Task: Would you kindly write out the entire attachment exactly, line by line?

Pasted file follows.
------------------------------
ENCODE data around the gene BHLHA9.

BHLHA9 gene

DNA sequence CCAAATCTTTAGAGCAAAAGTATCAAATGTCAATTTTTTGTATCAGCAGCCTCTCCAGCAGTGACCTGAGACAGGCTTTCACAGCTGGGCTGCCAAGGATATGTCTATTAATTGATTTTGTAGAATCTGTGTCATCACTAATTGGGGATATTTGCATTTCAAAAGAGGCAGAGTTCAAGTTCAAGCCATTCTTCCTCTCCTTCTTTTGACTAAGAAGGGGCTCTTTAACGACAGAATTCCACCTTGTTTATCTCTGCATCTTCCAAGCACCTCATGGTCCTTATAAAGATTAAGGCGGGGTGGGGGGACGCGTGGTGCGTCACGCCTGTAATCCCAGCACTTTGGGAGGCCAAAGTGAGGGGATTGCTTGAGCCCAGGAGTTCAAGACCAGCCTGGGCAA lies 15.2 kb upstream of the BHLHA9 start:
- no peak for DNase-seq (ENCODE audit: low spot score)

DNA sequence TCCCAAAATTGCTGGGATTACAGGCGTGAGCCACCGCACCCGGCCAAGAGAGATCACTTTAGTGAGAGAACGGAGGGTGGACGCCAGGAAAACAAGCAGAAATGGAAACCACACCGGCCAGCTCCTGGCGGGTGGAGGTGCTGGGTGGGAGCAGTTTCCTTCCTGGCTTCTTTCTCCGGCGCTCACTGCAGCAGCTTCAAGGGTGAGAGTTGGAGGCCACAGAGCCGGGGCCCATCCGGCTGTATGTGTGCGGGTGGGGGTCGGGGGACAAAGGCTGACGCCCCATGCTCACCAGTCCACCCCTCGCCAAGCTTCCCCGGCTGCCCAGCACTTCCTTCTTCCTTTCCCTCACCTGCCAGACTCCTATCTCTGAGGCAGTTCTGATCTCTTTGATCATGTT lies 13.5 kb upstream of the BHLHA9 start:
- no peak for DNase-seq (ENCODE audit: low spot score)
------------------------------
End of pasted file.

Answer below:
ENCODE data around the gene BHLHA9.

BHLHA9 gene

DNA sequence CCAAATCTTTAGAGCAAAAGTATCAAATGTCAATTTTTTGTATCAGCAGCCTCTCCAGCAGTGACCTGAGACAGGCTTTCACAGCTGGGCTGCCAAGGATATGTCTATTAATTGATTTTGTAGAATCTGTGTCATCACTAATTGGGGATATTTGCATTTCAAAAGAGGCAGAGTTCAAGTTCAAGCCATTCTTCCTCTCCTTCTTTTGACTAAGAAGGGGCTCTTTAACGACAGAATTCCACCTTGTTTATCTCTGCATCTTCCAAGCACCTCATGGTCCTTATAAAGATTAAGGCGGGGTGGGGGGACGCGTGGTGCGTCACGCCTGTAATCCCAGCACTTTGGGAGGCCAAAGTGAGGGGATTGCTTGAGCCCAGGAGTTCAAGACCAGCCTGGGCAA lies 15.2 kb upstream of the BHLHA9 start:
- no peak for DNase-seq (ENCODE audit: low spot score)

DNA sequence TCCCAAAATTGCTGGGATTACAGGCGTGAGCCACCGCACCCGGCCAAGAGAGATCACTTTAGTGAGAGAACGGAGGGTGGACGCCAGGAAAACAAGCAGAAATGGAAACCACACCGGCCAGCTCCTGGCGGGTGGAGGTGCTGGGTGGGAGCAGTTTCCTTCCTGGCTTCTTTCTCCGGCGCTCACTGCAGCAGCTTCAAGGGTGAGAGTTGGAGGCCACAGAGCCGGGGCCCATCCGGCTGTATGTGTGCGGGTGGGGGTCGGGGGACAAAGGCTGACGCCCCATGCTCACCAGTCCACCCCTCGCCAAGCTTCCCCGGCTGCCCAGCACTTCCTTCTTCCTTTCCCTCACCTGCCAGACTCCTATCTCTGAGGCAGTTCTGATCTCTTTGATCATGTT lies 13.5 kb upstream of the BHLHA9 start:
- no peak for DNase-seq (ENCODE audit: low spot score)